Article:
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Nongfu Spring to sue over quality claims

Updated: 2013-05-07 08:11
By Wang Xiaodong ( China Daily)

Nongfu Spring to sue over quality claims

Zhong Shanshan, chairman of Nongfu Spring, is interrupted by a Beijing Times reporter as the two argue about water standards during a news conference in Beijing on Monday. Zou Hong / China Daily

 

Reports said production of firm's water was suspended in Beijing

Nongfu Spring, one of China's biggest bottled water companies, is attempting to sue The Beijing Times over reports that its products fail to meet national standards.

In an online statement on Monday, the company said it is seeking 60 million yuan ($9.7 million) in damages from the paper, which it accuses of defamation.

Zhong Shanshan, chairman of Nongfu Spring, appeared at a news conference in the afternoon that descended into a war of words with reporters from The Beijing Times, who insisted reports about the water quality had been "factual" and "well-grounded".

An unidentified female manager with the company, who also appeared at the briefing, did not answer questions directly about the legal action, but would only confirm a lawsuit has been filed with a Beijing court and it is awaiting acceptance.

The dispute has raged since April 10, when The Beijing Times published a report that said Nongfu Spring, whose sales of bottled water account for 20 percent of the domestic market, did not meet the national water quality standard, and instead adhered to a lower standard set by Zhejiang province, where the company is based.

On its bottles' label, Nongfu Spring quotes DB33/383-2005, the Zhejiang standard, but not the updated national standard, despite its products being available nationwide.

Some Zhejiang quality standard indexes are considered less strict, which have caused doubt as local standards are required to be stricter than national standards, according to regulations.

One example is on the permitted amount of toxic arsenic, where no more than 0.01 milligrams per liter is the national standard, but the allowed maximum amount is 0.05 mg/liter according to Zhejiang standards, which are followed by Nongfu Spring.

Nongfu Spring's chairman Zhong said on Monday: "We didn't label national standards on our product because they are mandatory, and we are also supervised by national standards in production."

The company has been adopting several standards for bottled water products, he said, including a national standard on the sanitation of bottled drinking water, a national standard on tap water and a quality standard on bottled drinking water made in Zhejiang.

"When there are different requirements for a same index in these standards, we always choose the strictest requirement," Zhong said.

The chairman neither confirmed nor denied a report by The Beijing Times on Monday that production at Nongfu Spring's barreled drinking water factory in Beijing had been suspended, on orders from the capital's bureau for quality supervision, inspection and quarantine.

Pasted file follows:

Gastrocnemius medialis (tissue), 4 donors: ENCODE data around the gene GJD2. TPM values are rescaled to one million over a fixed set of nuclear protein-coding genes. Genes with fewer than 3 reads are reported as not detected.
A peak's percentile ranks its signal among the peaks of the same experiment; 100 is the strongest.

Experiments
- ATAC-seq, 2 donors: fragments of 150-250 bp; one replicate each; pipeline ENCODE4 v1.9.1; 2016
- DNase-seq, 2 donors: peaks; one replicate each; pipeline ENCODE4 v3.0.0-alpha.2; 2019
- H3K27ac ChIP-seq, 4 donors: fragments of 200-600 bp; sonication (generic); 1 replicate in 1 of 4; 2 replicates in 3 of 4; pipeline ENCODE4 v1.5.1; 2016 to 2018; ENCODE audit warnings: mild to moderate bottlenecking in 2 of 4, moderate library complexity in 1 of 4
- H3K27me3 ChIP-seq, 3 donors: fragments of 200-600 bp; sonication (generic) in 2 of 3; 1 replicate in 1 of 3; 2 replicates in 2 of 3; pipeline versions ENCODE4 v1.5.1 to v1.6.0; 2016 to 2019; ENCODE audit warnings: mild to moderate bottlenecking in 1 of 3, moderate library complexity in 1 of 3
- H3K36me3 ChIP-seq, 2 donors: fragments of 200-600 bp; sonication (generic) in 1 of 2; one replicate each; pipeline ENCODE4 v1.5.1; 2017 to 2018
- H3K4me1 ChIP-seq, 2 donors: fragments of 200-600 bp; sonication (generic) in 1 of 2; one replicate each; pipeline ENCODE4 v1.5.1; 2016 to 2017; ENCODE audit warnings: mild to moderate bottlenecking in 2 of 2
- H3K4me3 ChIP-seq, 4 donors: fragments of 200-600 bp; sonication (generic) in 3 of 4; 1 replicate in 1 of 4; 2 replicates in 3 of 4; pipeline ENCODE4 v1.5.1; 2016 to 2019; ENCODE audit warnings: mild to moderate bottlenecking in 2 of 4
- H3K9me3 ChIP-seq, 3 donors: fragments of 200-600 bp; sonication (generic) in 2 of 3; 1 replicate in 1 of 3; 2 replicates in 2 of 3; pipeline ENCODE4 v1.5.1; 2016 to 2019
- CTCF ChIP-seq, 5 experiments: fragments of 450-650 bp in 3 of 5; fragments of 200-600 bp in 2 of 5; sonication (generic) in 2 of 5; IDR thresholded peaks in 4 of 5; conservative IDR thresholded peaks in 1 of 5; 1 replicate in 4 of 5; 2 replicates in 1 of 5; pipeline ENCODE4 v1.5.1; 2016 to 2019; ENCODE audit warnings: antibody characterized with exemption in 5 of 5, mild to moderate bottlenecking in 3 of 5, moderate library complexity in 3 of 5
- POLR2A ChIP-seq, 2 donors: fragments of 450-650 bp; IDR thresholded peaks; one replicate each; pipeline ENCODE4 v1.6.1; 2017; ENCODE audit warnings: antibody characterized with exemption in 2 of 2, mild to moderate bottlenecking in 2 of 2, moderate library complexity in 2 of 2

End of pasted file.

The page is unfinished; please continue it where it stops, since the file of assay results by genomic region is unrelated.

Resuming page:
However, Zhong said the factory will not produce barreled drinking water - water stored in barrels that usually have a capacity of 19 liters - in Beijing in the future, although no quality issues have been found since the factory opened in Beijing in 2008.

He said inaccurate reports had caused big troubles for the company in the past month, and have forced the company to quit producing barreled drinking water in Beijing.

Qu Sheng, a dealer in barreled water in Beijing's Haidian district, earlier told China Daily that he had not sold Nongfu Spring-branded water for half a month.

"About two weeks ago, Nongfu Spring informed me they could not sell me barreled water any longer, without giving me any reason," he said. "But all other brands of barreled water are being sold normally."

Meanwhile, experts said a lack of unified standards to regulate bottled water not only caused confusion, but also made it difficult to put enterprises under supervision.

Dong Jinshi with the International Food Packaging Association suggested a unified national standard formulated to cover all mandatory indexes of bottled water.

Bottled-water companies in China adopt a variety of water standards, including national standards made by different ministries; standards made by local governments; and those made by the companies themselves.

This creates confusion among the public and makes it difficult for the food authorities to supervise quality, Dong said.

There are four national standards on quality and sanitation of bottled water in China, according to China National Center for Food Safety Risk Assessment.

China has more than 5,000 standards on food quality and hygiene, which were formulated by different government departments, and some of them overlapped while some contradicted one another.

"The National Health and Family Planning Commission is speeding up its consolidation of standards on bottled water, and new national standards will be published," the China National Center for Food Safety Risk Assessment.

In addition, clarification and consolidation of 5,000 food standards will be completed before the end of 2015, the center said.

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